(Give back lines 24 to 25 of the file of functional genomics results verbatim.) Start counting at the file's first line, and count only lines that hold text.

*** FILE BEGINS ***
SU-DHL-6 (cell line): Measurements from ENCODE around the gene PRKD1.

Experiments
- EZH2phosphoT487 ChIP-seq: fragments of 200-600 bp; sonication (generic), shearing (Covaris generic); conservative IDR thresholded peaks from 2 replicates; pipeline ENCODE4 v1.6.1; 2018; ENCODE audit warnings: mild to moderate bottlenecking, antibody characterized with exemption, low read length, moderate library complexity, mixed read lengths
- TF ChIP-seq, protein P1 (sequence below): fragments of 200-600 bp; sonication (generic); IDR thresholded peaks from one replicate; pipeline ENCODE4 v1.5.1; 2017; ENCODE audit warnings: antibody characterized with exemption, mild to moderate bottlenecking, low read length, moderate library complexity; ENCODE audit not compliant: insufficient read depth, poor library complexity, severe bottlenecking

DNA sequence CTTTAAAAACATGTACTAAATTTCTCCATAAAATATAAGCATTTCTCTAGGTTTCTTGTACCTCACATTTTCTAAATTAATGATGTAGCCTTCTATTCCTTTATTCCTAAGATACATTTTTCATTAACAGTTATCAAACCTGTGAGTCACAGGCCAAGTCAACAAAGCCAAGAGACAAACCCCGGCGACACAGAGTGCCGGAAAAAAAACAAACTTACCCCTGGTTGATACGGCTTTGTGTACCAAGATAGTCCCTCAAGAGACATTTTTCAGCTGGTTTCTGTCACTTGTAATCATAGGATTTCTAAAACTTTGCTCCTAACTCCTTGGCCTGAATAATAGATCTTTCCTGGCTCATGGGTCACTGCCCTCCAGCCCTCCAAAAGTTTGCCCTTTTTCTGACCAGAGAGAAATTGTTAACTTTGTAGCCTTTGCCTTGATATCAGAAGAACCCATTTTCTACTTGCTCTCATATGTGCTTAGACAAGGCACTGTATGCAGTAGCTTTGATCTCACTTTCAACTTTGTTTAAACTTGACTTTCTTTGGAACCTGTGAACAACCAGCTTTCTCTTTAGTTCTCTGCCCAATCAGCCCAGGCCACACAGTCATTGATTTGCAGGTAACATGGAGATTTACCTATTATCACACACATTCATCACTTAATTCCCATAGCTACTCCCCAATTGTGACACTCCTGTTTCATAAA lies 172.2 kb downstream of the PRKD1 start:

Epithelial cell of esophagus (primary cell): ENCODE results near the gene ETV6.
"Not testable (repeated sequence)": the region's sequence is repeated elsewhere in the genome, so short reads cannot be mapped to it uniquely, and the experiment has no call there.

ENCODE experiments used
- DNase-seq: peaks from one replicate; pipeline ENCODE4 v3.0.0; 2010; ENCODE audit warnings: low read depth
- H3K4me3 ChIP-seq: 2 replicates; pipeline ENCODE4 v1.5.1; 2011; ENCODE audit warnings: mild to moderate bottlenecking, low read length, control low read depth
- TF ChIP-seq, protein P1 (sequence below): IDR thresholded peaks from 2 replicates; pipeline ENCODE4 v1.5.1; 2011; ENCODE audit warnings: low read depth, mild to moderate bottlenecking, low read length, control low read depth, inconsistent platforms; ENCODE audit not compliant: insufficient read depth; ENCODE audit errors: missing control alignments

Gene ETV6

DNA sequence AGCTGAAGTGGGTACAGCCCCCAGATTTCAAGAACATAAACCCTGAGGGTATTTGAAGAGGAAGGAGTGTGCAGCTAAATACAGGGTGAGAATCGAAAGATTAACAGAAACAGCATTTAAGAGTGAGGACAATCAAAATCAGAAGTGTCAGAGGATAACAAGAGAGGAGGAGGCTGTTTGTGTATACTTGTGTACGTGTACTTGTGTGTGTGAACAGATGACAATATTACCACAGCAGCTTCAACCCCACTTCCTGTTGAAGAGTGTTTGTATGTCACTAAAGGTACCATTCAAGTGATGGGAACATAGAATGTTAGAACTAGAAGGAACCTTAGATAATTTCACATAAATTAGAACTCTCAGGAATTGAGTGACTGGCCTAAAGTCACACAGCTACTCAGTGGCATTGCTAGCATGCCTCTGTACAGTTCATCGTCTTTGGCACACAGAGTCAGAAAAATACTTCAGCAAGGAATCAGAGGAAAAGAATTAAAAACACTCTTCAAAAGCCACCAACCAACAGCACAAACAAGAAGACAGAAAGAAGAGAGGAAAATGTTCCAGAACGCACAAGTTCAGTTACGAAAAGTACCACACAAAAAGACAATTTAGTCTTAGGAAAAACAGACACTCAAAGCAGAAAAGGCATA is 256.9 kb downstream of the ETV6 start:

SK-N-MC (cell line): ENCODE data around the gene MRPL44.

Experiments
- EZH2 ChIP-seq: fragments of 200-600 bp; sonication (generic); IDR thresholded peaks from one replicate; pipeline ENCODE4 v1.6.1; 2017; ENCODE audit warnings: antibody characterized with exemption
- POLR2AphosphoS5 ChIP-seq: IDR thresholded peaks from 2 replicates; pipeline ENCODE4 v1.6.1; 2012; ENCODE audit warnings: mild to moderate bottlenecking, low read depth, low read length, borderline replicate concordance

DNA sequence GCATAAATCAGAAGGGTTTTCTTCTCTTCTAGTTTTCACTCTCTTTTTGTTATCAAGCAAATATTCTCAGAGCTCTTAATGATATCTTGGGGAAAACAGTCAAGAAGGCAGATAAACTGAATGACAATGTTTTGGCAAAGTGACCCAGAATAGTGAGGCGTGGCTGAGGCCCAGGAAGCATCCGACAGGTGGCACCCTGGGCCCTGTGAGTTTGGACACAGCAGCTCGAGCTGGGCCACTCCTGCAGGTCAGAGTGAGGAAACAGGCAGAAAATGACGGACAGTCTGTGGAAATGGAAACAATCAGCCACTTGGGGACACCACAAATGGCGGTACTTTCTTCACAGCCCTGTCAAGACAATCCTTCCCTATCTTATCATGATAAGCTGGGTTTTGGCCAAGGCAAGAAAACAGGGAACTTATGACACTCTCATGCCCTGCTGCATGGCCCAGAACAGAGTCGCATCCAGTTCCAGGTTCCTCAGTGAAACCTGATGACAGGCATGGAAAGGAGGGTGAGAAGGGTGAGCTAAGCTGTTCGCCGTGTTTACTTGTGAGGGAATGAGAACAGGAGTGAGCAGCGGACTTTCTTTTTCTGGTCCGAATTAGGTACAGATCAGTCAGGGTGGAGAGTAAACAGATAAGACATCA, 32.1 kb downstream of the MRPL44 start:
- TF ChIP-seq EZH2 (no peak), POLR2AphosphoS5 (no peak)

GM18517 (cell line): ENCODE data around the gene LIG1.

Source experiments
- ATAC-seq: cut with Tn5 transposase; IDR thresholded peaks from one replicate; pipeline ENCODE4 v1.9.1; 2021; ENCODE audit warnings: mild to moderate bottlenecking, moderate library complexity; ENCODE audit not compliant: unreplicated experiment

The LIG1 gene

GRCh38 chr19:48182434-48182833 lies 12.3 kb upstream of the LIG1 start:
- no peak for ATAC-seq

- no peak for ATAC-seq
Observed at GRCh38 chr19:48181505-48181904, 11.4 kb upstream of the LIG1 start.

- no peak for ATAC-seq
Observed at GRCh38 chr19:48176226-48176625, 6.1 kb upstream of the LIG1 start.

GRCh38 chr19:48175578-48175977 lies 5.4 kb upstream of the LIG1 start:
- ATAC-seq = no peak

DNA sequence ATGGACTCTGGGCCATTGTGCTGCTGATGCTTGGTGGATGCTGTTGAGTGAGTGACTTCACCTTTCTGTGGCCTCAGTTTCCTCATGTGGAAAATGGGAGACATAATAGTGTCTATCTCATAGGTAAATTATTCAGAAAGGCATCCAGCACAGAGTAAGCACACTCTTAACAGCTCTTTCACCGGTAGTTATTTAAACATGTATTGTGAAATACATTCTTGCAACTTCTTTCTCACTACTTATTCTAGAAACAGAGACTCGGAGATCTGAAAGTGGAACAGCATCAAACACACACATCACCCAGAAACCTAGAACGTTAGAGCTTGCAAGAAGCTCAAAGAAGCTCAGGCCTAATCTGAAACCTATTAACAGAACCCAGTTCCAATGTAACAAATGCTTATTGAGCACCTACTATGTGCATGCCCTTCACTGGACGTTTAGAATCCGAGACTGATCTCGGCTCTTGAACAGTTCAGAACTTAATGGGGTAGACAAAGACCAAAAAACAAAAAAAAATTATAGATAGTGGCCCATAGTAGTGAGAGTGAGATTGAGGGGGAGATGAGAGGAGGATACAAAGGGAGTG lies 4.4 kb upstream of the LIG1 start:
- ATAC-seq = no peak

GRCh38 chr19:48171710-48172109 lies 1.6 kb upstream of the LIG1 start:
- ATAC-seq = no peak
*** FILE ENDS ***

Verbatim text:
GRCh38 chr19:48182434-48182833 lies 12.3 kb upstream of the LIG1 start:
- no peak for ATAC-seq